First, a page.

Experts review NGS methods for crustacean norovirus

Scientists have evaluated the use of next-generation sequencing (NGS) methods against norovirus in crustaceans.

They found that such technology is poised to replace current methods, despite some limitations.

Norovirus contamination of bivalve molluscs (BMS) is a significant public health risk. Contaminated foods such as oysters may harbor concentrations and diverse sequences of viral genomes when contaminated by human sewage.

“Based on the results presented here, it is clear that too many European crustacean samples have been exposed to sewage contamination, as evidenced by the multiple sequences detected in the crustacean samples. , highlighting the need to improve coastal water quality,” the researchers said.

Using laboratory-prepared samples of known norovirus composition, scientists assess the sensitivity, reproducibility, reproducibility, and selectivity of metabarcoding, capture-based metagenomics, and long amplicon sequencing Did.

The three methods were capable of sequencing noroviruses in most of the test samples, but differed in their performance in obtaining the expected diversity. Experts also compared the strengths and weaknesses of each method, cost per sample versus equipment cost, time to results, and whether they are suitable for surveillance or outbreak sequencing.

A consortium of Institut Français de Recherche pour l’Exploitation de la Mer (Ifremer), Center for Environment, Fisheries and Aquaculture Science (Cefas), Danish Technical University (DTU) and Erasmus University Medical Center focuses on norovirus-contaminated oysters is guessing. sample. The findings were published by the European Food Safety Authority (EFSA).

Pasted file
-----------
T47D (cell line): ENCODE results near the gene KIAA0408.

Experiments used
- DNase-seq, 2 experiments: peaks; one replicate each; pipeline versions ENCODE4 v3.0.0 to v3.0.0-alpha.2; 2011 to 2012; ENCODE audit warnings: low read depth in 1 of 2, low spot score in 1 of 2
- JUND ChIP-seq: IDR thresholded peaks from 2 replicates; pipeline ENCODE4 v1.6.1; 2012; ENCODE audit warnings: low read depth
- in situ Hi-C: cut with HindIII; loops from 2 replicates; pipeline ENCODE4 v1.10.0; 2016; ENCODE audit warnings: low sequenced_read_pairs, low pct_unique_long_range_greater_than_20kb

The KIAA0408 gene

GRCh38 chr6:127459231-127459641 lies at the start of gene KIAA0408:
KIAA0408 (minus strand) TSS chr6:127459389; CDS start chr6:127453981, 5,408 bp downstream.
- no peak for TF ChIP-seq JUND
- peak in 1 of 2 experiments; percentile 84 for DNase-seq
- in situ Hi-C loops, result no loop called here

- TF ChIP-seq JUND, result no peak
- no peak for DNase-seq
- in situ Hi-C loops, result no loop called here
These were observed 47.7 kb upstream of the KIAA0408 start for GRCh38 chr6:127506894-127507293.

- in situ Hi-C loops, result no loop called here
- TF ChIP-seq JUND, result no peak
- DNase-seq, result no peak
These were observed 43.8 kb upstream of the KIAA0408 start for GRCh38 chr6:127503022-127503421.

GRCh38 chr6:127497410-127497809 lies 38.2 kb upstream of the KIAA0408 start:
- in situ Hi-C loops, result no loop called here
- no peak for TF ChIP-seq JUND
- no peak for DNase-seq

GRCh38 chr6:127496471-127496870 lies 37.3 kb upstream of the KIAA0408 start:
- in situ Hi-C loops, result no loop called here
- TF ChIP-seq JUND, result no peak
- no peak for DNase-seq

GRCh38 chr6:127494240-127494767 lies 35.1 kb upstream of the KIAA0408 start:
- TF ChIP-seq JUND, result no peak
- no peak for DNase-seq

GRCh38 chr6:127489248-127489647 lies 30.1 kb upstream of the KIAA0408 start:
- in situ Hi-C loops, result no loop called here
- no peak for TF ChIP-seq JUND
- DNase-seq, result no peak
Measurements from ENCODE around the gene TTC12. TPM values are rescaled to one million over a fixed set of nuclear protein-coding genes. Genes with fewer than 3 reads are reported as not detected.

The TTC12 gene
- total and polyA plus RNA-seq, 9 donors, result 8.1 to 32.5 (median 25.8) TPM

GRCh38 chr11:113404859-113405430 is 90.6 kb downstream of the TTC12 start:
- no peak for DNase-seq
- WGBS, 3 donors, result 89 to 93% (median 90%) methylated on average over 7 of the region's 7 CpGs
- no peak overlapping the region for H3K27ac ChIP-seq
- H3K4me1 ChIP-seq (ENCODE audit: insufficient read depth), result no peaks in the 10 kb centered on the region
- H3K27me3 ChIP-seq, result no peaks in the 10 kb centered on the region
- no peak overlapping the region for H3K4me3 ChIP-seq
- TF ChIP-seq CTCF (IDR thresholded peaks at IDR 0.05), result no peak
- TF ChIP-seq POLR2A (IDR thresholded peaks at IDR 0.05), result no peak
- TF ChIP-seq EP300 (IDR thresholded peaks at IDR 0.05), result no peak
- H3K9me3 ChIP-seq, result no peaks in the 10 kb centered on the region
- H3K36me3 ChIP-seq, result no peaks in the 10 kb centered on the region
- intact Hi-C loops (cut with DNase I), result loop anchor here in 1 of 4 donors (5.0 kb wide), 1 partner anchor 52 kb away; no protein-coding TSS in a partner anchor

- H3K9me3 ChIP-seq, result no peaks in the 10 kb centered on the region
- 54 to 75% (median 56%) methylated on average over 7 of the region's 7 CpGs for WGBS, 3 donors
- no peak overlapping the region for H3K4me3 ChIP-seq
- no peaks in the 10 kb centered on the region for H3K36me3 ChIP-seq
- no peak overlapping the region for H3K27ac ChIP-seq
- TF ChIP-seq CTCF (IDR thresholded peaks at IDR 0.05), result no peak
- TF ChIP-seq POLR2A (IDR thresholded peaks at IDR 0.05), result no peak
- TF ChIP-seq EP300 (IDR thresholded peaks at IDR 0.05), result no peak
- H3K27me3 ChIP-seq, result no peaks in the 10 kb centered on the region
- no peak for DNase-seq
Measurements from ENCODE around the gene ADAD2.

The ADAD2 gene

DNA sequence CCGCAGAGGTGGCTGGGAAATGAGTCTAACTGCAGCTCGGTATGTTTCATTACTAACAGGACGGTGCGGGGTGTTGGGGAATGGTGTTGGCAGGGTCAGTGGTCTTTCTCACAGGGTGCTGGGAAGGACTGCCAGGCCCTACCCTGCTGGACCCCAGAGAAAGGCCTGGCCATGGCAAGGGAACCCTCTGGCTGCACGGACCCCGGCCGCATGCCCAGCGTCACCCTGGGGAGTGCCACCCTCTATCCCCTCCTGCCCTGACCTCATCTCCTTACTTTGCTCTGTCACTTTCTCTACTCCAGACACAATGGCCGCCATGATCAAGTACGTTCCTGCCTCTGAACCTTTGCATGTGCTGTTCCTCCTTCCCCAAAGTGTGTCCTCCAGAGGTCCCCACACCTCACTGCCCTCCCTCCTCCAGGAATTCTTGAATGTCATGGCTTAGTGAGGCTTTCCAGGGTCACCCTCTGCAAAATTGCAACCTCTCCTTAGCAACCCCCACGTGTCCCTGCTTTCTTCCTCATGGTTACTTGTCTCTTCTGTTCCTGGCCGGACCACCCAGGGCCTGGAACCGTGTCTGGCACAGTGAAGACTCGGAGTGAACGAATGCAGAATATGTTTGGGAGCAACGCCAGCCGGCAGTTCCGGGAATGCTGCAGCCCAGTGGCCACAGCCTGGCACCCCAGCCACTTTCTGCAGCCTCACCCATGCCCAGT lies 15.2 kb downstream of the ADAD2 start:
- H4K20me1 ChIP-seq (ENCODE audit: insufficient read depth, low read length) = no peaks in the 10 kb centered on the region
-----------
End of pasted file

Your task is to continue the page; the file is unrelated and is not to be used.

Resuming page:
Possibilities and Challenges of the Method
Metabarcoding, which separately amplifies the polymerase and capsid gene segments, followed by Illumina sequencing, was the most sensitive method. However, due to the amplification step and the high sensitivity of NGS, the method is prone to contamination and false positive results.

The work covered norovirus in crustaceans and patient samples from the routine monitoring and surveillance of oysters in the European Economic Area from November 2016 to December 2018 and from the survey of contamination.

Two artificially generated sample sets, 212 oyster samples from the survey, pairs of human and crustacean samples from 16 foodborne outbreaks in France and Denmark from 2012 to 2019, and a global There have been human norovirus sequences submitted to the surveillance network Noronet.

One metabarcoding approach uses Illumina technology and the other is based on long amplicon sequencing using Oxford Nanopore technology. Metabarcoding is highly sensitive and can better capture the diversity of noroviruses present in crustaceans.

Experts say metabarcoding is a more reliable, sensitive, reproducible, and easy-to-use method for sequence analysis.

Other methods, such as metagenomics, show promise but need further improvements in terms of sensitivity. Metagenomic sequencing is sensitive enough to investigate human developmental samples, but not samples from crustaceans. The VirCapSeQ metagenomics method requires optimization and should be used for highly contaminated or recently collected samples.

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